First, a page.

Snow leopards in Mongolia update

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In this guest blog post Bayara Agvaantseren gives us an insight into what it’s like working to protect snow leopards, and describes the strides being made with local communities and the Mongolian government around the newly formed Tost Nature Reserve.

Mongolia is home to the second largest snow leopard population in the world, but sadly their numbers continue to plummet. Like many big cats, they are persecuted in retaliation for killing livestock and hunted for their fur as their home territory is becoming increasingly shared with humans.

Saving snow leopards in Mongolia: new nature reserve takes major steps forward

By Bayarjargal (Bayara) Agvaantseren, Director, Snow Leopard Conservation Foundation (SLCF)

This summer I traveled from our headquarters in the capital of Mongolia, Ulaanbaatar, to some of the furthest and most remote reaches of snow leopard habitat—the Tost Mountains in Mongolia’s South Gobi Desert. The trip, a 16-hour van ride through the Gobi Desert, feels like being spun and bounced around in a washing machine as usual.

I traveled to Tost because it is not only the heart of some of the richest and most important snow leopard habitat in the world, but also the site of one of the most amazing developments in the history of snow leopard conservation. After seven years of intense grassroots mobilization and advocacy, in 2016 Tost was declared Mongolia’s first state Protected Area for snow leopards. This has changed the fate of snow leopards in South Gobi. Before, the land across Tost was unprotected and blanketed in mining licenses. Now we have a chance to save this critical habitat.

But now that Tost is an official Protected Area—called the Tost Nature Reserve—the work doesn’t stop. In fact, it’s more important than ever that we continue so that Tost can become a functional and meaningful Protected Area.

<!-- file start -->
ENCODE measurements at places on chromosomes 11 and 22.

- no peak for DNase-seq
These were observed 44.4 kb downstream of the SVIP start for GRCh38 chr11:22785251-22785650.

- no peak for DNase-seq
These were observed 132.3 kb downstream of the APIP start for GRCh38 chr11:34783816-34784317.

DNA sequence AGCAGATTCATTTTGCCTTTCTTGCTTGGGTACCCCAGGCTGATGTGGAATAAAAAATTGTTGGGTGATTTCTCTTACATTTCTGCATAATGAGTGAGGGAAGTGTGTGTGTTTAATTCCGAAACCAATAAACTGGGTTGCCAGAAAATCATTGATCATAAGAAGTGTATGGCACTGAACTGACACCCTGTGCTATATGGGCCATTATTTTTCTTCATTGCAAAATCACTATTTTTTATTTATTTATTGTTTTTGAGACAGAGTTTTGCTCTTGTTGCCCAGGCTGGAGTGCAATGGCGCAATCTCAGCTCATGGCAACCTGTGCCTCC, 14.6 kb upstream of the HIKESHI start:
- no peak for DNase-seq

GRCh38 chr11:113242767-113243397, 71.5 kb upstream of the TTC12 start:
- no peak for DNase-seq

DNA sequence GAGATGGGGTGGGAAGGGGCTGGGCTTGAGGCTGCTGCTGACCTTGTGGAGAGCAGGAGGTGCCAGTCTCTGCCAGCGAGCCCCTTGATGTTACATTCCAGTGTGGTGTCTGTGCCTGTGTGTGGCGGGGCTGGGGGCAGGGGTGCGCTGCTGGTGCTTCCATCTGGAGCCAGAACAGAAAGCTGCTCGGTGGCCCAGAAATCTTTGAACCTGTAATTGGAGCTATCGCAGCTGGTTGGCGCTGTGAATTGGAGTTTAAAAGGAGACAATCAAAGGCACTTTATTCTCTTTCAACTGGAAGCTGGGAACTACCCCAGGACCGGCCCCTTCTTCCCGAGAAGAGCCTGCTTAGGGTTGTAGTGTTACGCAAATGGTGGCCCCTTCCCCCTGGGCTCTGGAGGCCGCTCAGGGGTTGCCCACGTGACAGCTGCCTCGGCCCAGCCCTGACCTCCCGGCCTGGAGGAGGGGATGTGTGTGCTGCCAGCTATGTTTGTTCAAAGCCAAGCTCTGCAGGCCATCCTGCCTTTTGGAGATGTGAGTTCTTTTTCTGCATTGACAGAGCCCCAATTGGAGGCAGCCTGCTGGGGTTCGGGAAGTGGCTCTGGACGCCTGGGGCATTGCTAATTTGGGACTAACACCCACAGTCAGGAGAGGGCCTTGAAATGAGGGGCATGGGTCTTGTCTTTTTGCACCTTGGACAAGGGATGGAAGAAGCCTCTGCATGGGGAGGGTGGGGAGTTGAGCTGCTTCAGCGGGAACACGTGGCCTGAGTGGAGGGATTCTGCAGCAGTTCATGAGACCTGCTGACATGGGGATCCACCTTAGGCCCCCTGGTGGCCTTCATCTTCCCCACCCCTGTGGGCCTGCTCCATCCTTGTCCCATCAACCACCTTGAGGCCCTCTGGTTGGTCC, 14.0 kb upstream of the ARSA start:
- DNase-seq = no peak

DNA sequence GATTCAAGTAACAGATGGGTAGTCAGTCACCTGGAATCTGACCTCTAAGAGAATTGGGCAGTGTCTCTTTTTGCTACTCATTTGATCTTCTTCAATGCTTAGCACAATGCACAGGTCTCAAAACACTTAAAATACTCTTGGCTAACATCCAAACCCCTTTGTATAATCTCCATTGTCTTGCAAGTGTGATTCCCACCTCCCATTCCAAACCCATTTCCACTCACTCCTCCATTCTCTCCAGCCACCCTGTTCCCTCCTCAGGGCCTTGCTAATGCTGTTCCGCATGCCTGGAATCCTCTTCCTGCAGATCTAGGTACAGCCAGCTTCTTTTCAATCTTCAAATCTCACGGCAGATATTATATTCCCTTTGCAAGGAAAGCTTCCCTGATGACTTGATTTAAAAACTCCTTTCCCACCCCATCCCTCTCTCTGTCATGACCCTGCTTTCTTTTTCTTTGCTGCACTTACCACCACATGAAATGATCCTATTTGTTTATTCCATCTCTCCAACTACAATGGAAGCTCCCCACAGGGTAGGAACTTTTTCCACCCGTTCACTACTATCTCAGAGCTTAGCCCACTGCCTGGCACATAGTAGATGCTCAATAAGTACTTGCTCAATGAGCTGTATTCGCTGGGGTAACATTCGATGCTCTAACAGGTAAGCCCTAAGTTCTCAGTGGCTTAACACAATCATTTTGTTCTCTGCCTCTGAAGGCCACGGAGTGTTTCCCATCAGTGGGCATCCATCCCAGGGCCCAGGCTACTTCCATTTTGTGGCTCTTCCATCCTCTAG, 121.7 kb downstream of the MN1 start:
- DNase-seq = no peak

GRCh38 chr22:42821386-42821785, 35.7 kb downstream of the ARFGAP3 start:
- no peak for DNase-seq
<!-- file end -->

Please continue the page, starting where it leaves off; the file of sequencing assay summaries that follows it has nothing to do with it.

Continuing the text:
We want to have rangers on the ground making sure snow leopards and prey are safe from hunting and poaching. We want mining companies and government to uphold Protected Area boundaries. But all these things take coordination, and it’s not easy to get everyone working in the same direction at the same time. Mongolia’s federal Government is providing tremendous support, but has very little money to make all this happen. They are relying on us for leadership—and that is where PTES has been truly a life-saver.

Snow leopard by Steve Tracy, Courtesy of the Snow Leopard Trust

In the last few months, thanks to PTES, we’ve been able to make significant gains. In May 2018 we held a large workshop in Tost for 28 key stakeholders. Leading the workshop was, snow leopard expert, Dr. Koustubh Sharma, Senior Regional Ecologist with the International Snow Leopard Trust. Dr. Sharma shared the key locations of snow leopard, ibex and argali in Tost Nature Reserve, and then we overlaid maps of natural resou

rce areas such as water oases. Ultimately we determined which areas of Tost need special protection and limited use by livestock and tourism, and which areas where these activities will have less impact on wildlife. We now have a plan for how to prioritize wildlife management within Tost, which is fantastic

After months of urging, in August we finally received confirmation that the district government has designated one space specifically for the centralized administration of the new Tost Nature Reserve. This is also a huge step forward: it shows government commitment towards the management of Tost Nature Reserve, it provides a centralized place to organize and focus rangers, and it is a great area for sharing resources and information about Tost.

Finally, with support from PTES, this summer we completed training for seven local ‘citizen’ rangers so they can begin patrolling Tost Nature Reserve, and support the federal rangers once official staff are hired for Tost Nature Reserve. The citizen rangers now have the skills they need for managing and sharing their data, and adding their findings to a centralized monitoring system–which will help everyone working in Tost.

The Tost Mountains themselves are home to at least 12-14 adult snow leopards, and many more cubs and itinerant cats. Today, we know Tost is an important corridor linking two other national parks. Tost Nature Reserve and the adjoining national parks create one of the largest, contiguous protected landscapes for snow leopards in the world. It is also the first-ever example of a successful community-managed Protected Area for snow leopards and, as such, sets an important precedent for other community-led conservation efforts across the cat’s range. These milestones would not have been possible without PTES, and this summer PTES made great strides towards building even stronger government and community collaboration. We are very grateful to PTES for making this important work possible to save Mongolia’s snow leopards.


Snow leopard conservation in Tost Nature Reserve, Mongolia is led by Snow Leopard Conservation Foundation in partnership with the local Tost community and Tost government. It is funded by the People’s Trust for Endangered Species.

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